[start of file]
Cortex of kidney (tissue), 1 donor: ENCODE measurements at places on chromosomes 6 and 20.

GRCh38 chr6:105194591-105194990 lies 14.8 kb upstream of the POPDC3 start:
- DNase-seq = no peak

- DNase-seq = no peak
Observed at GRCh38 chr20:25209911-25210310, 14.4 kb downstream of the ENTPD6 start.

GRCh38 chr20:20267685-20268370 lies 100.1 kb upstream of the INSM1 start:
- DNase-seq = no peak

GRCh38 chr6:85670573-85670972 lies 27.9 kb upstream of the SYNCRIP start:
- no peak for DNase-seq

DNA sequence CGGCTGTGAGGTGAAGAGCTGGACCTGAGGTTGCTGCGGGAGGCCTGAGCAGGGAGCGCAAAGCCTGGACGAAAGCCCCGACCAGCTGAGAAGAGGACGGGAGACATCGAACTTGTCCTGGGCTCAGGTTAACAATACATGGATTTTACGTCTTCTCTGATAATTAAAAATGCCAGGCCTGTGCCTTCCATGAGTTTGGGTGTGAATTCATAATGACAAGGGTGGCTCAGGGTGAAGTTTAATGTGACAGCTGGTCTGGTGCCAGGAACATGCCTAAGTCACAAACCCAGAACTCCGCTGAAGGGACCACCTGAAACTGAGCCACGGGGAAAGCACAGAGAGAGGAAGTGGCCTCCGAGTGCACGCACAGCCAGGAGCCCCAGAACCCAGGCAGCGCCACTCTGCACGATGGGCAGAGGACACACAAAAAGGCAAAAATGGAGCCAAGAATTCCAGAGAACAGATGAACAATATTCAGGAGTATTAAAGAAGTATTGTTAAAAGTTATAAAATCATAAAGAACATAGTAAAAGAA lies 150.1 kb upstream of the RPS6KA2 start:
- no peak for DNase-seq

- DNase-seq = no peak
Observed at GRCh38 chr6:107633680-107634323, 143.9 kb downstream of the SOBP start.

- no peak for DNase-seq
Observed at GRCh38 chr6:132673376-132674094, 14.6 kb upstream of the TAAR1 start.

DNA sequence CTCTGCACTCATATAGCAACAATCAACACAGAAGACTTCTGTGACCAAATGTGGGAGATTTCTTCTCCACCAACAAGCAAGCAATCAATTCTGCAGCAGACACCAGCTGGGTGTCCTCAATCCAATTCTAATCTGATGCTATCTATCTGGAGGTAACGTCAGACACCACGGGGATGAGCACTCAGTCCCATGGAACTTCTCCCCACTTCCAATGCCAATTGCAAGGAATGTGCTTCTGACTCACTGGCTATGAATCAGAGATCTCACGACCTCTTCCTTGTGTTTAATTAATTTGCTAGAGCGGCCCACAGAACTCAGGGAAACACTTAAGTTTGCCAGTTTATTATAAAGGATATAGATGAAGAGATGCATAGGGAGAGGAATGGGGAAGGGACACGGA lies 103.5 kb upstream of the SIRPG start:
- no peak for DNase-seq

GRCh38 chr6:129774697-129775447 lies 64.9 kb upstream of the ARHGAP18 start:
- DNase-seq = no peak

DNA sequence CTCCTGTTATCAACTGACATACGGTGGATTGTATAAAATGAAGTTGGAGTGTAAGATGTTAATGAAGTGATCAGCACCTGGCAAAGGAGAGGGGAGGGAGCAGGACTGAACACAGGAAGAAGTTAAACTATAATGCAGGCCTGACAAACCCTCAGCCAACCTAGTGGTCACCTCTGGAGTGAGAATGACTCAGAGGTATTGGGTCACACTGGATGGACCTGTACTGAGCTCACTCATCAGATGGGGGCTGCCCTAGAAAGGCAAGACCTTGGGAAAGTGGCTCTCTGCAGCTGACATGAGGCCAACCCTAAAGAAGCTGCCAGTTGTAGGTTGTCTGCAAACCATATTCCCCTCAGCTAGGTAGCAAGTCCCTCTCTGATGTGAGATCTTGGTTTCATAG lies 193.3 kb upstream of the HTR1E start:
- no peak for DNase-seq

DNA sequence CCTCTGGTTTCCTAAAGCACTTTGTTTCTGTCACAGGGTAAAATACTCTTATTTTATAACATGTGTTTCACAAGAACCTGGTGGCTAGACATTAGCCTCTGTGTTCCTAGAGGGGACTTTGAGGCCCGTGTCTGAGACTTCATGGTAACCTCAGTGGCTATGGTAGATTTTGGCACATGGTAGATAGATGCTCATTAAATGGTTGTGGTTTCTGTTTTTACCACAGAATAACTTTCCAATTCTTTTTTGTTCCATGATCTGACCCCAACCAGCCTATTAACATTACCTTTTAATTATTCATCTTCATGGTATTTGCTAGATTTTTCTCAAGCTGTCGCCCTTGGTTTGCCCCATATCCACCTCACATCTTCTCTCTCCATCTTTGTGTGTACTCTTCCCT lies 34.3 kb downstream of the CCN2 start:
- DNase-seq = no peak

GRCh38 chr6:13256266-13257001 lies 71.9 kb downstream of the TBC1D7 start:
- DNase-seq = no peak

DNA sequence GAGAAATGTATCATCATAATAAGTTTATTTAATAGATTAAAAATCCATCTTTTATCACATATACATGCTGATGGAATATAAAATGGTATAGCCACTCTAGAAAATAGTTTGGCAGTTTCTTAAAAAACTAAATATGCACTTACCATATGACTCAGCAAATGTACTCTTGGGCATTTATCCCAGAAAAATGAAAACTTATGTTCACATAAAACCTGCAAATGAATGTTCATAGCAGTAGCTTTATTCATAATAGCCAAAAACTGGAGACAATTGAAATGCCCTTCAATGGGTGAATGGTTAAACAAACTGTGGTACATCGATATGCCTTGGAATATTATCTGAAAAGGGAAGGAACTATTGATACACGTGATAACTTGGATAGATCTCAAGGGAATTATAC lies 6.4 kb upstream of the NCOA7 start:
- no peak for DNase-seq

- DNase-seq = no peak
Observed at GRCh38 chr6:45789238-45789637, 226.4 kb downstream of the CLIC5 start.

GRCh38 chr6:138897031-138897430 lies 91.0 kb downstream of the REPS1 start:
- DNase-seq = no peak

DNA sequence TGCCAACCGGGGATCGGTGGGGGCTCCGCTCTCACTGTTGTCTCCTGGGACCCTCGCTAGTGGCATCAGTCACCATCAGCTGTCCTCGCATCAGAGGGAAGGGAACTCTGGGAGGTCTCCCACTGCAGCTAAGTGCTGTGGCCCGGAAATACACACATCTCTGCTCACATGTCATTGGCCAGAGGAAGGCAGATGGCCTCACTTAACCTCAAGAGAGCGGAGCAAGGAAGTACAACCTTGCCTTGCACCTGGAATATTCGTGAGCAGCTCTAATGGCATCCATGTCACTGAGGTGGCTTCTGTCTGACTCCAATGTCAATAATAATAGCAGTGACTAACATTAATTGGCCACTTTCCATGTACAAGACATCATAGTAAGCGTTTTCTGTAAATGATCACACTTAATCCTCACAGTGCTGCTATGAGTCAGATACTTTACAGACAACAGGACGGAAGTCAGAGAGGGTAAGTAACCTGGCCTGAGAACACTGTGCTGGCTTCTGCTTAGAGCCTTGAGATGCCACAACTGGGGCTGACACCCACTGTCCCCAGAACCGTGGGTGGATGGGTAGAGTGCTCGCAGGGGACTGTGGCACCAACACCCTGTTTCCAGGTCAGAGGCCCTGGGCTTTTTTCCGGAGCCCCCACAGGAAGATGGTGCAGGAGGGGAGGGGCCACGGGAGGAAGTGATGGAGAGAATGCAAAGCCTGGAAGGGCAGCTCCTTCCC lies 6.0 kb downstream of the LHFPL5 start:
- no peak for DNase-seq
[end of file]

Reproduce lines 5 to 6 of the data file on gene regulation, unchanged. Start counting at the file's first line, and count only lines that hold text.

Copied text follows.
Observed at GRCh38 chr20:25209911-25210310, 14.4 kb downstream of the ENTPD6 start.

GRCh38 chr20:20267685-20268370 lies 100.1 kb upstream of the INSM1 start: